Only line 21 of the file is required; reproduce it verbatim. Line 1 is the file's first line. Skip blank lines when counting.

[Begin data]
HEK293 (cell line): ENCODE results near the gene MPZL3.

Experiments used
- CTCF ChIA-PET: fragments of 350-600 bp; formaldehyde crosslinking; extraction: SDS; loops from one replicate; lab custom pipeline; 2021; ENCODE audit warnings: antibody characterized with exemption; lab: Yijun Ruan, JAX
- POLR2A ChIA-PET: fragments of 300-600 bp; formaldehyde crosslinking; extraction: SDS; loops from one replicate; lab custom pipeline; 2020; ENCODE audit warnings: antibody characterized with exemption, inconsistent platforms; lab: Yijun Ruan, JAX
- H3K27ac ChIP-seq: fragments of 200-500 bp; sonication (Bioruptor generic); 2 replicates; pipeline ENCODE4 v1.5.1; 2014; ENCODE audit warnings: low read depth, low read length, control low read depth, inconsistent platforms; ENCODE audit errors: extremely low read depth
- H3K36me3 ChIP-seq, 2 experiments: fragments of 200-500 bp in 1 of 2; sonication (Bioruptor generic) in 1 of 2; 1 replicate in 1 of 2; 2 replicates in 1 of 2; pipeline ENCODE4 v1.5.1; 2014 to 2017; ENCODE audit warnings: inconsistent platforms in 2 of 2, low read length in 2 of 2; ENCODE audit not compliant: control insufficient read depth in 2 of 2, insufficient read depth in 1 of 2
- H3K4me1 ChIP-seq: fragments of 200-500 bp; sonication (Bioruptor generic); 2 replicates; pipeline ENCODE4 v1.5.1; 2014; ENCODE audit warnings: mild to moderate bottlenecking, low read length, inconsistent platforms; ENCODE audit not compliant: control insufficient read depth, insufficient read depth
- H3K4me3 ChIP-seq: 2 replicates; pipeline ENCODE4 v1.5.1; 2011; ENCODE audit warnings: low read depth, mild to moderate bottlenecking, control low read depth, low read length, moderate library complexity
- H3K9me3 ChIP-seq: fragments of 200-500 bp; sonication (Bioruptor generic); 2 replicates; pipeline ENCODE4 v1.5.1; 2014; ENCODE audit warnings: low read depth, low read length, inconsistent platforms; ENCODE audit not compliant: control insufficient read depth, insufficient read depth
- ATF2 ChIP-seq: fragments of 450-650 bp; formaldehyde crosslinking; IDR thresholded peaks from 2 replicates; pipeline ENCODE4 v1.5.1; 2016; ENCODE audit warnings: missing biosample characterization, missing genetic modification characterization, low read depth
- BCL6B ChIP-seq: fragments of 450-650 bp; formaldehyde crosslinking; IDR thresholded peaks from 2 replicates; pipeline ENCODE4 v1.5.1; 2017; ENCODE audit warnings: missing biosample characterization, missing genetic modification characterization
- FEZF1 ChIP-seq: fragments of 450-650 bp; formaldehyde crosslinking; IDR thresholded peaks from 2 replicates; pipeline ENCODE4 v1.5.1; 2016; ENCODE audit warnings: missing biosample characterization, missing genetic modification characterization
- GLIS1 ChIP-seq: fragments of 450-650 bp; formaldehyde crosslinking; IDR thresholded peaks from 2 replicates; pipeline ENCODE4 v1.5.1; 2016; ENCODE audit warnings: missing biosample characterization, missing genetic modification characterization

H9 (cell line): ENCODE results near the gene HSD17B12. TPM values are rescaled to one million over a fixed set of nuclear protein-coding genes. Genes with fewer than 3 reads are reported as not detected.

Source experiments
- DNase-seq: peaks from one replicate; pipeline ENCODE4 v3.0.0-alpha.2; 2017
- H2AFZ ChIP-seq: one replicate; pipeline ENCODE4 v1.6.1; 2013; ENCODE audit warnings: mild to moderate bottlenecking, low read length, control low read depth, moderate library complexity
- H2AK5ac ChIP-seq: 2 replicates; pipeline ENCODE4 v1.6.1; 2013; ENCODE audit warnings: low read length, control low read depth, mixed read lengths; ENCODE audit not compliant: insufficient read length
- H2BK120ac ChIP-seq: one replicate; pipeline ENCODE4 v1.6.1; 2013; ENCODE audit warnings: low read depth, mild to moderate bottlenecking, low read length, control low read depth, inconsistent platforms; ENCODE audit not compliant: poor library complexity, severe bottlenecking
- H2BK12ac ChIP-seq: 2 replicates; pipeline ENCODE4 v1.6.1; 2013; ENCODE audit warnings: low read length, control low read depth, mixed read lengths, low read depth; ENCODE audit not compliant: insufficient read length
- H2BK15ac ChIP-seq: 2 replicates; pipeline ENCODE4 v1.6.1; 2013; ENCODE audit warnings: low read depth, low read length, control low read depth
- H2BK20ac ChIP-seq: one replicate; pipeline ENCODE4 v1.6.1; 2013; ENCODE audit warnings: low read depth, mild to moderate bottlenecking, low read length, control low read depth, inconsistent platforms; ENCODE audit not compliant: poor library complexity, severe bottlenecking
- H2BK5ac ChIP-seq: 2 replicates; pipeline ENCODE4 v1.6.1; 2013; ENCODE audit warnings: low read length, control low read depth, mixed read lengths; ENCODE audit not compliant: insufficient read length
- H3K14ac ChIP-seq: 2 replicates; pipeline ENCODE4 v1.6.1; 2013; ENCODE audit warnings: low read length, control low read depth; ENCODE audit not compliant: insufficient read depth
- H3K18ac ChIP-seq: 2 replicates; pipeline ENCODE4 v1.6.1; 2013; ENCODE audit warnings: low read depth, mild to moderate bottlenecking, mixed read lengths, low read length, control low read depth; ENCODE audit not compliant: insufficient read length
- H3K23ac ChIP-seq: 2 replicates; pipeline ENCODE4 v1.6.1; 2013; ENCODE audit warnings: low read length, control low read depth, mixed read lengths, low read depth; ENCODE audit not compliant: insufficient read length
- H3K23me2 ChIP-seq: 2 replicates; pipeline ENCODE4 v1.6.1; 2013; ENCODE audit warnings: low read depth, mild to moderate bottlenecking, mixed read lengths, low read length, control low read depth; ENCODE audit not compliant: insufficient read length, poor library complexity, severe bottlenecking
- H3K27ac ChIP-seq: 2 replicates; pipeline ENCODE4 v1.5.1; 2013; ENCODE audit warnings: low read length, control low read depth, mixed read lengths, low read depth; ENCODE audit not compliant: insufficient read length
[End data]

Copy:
- H2BK15ac ChIP-seq: 2 replicates; pipeline ENCODE4 v1.6.1; 2013; ENCODE audit warnings: low read depth, low read length, control low read depth